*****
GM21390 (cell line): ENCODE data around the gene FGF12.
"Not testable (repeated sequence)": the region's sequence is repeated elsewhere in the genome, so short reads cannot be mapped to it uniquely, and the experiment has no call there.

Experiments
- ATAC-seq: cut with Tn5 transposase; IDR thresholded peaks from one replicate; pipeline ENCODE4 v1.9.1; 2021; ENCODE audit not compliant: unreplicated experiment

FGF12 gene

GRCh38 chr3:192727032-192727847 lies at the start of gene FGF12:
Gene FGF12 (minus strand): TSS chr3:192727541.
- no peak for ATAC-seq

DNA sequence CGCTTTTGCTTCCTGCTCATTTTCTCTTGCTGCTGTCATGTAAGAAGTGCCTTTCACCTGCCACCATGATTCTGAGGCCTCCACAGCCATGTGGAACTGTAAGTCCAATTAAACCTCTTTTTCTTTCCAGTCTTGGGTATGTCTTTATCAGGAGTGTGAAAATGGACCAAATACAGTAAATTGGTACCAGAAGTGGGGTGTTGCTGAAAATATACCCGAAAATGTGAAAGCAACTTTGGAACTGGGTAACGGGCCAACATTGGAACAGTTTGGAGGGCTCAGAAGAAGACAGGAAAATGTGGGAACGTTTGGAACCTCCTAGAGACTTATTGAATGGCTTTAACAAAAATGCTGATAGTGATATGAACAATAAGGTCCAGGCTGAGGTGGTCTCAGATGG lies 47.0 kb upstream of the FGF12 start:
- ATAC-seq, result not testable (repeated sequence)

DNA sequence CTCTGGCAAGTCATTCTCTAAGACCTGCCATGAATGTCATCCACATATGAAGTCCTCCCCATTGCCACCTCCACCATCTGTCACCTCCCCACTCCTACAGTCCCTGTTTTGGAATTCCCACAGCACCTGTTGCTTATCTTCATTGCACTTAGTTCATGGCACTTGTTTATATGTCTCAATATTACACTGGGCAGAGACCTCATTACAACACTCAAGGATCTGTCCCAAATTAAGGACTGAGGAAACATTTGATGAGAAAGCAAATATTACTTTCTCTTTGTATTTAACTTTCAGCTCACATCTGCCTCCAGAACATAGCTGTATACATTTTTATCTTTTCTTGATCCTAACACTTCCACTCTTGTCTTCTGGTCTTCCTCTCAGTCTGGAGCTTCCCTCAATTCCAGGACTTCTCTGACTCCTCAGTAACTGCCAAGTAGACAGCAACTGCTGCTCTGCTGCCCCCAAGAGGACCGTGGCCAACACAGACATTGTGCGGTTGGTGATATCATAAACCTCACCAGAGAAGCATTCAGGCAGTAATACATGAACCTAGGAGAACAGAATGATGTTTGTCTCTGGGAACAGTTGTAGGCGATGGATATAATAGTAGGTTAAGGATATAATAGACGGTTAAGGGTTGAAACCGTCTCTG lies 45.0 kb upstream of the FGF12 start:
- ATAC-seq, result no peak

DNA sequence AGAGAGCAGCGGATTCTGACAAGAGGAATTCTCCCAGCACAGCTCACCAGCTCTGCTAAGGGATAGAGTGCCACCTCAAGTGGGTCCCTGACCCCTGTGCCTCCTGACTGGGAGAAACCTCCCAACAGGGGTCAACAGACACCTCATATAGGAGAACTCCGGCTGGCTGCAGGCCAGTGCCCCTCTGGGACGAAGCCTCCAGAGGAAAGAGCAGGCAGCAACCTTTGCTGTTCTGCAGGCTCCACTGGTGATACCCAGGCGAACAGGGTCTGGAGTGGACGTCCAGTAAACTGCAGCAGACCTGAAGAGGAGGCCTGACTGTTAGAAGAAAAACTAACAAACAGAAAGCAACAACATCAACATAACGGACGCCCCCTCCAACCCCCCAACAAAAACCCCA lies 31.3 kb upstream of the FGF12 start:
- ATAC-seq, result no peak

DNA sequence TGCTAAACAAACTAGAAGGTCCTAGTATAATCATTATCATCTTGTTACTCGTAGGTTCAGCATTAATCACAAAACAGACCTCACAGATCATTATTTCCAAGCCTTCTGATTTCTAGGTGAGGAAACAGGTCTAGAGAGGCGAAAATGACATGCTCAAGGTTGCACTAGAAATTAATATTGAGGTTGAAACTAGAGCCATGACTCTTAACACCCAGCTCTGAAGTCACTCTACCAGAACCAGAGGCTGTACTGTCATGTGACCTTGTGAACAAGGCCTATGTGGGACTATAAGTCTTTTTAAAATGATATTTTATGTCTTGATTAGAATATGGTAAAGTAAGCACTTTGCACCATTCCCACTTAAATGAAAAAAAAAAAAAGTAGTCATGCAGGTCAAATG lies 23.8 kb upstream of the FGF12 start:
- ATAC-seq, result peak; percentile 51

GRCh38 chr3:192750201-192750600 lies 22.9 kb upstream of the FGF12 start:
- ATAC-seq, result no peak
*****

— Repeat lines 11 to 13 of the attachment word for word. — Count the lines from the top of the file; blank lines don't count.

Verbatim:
DNA sequence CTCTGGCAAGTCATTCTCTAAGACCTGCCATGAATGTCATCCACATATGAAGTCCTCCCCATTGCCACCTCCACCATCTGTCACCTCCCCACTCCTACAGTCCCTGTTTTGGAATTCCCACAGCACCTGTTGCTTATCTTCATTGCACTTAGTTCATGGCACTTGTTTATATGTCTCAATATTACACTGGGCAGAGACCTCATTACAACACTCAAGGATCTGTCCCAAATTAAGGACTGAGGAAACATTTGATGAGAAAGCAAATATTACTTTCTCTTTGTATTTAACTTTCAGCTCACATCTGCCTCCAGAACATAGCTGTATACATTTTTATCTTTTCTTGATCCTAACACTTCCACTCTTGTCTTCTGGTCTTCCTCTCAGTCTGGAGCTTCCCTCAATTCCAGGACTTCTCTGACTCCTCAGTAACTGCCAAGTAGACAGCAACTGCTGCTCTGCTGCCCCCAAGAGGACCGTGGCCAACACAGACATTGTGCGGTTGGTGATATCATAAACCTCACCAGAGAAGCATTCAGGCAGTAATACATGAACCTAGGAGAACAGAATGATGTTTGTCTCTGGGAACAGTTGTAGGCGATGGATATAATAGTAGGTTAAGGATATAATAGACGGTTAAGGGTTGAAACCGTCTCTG lies 45.0 kb upstream of the FGF12 start:
- ATAC-seq, result no peak

DNA sequence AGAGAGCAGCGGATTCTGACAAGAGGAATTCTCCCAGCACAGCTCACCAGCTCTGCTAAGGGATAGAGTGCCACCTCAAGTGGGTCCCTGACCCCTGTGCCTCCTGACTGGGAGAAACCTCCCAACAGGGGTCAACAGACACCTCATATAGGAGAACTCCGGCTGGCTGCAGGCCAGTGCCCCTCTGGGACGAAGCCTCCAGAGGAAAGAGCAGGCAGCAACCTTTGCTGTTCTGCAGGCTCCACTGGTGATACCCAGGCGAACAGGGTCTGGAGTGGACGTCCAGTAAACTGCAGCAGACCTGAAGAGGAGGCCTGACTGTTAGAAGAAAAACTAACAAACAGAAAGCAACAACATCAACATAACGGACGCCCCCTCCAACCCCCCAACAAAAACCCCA lies 31.3 kb upstream of the FGF12 start: